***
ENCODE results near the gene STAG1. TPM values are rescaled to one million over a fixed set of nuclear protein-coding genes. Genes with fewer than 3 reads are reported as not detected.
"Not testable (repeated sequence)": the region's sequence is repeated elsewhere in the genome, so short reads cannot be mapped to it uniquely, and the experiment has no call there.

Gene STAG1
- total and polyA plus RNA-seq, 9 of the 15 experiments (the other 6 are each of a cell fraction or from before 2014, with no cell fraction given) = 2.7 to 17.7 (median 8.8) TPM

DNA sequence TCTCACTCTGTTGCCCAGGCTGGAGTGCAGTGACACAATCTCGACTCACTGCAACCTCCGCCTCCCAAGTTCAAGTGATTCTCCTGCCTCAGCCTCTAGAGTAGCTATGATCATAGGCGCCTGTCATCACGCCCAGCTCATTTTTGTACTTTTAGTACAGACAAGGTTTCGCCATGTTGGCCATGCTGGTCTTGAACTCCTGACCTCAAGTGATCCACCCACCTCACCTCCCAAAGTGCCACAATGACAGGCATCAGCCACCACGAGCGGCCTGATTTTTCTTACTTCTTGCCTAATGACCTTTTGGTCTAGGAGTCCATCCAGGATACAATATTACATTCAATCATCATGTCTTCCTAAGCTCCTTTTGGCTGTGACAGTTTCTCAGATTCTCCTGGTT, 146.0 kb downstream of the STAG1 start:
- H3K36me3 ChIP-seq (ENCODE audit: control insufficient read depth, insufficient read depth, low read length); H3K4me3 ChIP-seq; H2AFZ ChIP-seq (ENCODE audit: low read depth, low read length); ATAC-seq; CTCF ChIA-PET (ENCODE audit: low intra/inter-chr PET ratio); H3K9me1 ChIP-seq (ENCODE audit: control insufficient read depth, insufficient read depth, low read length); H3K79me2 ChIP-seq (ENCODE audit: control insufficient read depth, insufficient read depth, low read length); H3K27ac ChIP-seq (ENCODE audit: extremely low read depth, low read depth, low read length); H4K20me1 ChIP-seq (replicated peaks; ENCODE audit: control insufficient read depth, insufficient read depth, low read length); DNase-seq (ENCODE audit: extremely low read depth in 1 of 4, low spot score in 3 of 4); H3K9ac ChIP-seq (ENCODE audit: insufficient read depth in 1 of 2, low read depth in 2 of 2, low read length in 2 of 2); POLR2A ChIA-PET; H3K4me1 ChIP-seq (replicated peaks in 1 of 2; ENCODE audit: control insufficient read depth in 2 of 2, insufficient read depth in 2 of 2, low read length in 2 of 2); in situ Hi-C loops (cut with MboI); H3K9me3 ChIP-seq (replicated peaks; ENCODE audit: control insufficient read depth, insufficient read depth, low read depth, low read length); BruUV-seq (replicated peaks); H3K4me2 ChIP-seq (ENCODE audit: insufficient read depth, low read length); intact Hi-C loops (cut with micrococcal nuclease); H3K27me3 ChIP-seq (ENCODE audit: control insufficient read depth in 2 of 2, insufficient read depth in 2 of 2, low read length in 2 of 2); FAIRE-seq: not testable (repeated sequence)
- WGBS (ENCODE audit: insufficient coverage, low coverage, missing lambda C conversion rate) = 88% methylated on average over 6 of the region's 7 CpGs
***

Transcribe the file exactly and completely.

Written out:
ENCODE results near the gene STAG1. TPM values are rescaled to one million over a fixed set of nuclear protein-coding genes. Genes with fewer than 3 reads are reported as not detected.
"Not testable (repeated sequence)": the region's sequence is repeated elsewhere in the genome, so short reads cannot be mapped to it uniquely, and the experiment has no call there.

Gene STAG1
- total and polyA plus RNA-seq, 9 of the 15 experiments (the other 6 are each of a cell fraction or from before 2014, with no cell fraction given) = 2.7 to 17.7 (median 8.8) TPM

DNA sequence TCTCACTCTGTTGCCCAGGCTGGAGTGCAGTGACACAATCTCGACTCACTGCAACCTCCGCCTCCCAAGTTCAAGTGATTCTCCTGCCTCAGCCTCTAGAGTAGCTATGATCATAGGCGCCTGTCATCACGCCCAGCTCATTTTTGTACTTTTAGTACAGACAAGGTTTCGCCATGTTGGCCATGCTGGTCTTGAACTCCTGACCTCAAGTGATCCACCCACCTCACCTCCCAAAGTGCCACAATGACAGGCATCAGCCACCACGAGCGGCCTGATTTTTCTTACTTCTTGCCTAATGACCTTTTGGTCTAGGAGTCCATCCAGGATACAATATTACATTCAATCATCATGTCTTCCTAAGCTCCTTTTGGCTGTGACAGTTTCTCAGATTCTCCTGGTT, 146.0 kb downstream of the STAG1 start:
- H3K36me3 ChIP-seq (ENCODE audit: control insufficient read depth, insufficient read depth, low read length); H3K4me3 ChIP-seq; H2AFZ ChIP-seq (ENCODE audit: low read depth, low read length); ATAC-seq; CTCF ChIA-PET (ENCODE audit: low intra/inter-chr PET ratio); H3K9me1 ChIP-seq (ENCODE audit: control insufficient read depth, insufficient read depth, low read length); H3K79me2 ChIP-seq (ENCODE audit: control insufficient read depth, insufficient read depth, low read length); H3K27ac ChIP-seq (ENCODE audit: extremely low read depth, low read depth, low read length); H4K20me1 ChIP-seq (replicated peaks; ENCODE audit: control insufficient read depth, insufficient read depth, low read length); DNase-seq (ENCODE audit: extremely low read depth in 1 of 4, low spot score in 3 of 4); H3K9ac ChIP-seq (ENCODE audit: insufficient read depth in 1 of 2, low read depth in 2 of 2, low read length in 2 of 2); POLR2A ChIA-PET; H3K4me1 ChIP-seq (replicated peaks in 1 of 2; ENCODE audit: control insufficient read depth in 2 of 2, insufficient read depth in 2 of 2, low read length in 2 of 2); in situ Hi-C loops (cut with MboI); H3K9me3 ChIP-seq (replicated peaks; ENCODE audit: control insufficient read depth, insufficient read depth, low read depth, low read length); BruUV-seq (replicated peaks); H3K4me2 ChIP-seq (ENCODE audit: insufficient read depth, low read length); intact Hi-C loops (cut with micrococcal nuclease); H3K27me3 ChIP-seq (ENCODE audit: control insufficient read depth in 2 of 2, insufficient read depth in 2 of 2, low read length in 2 of 2); FAIRE-seq: not testable (repeated sequence)
- WGBS (ENCODE audit: insufficient coverage, low coverage, missing lambda C conversion rate) = 88% methylated on average over 6 of the region's 7 CpGs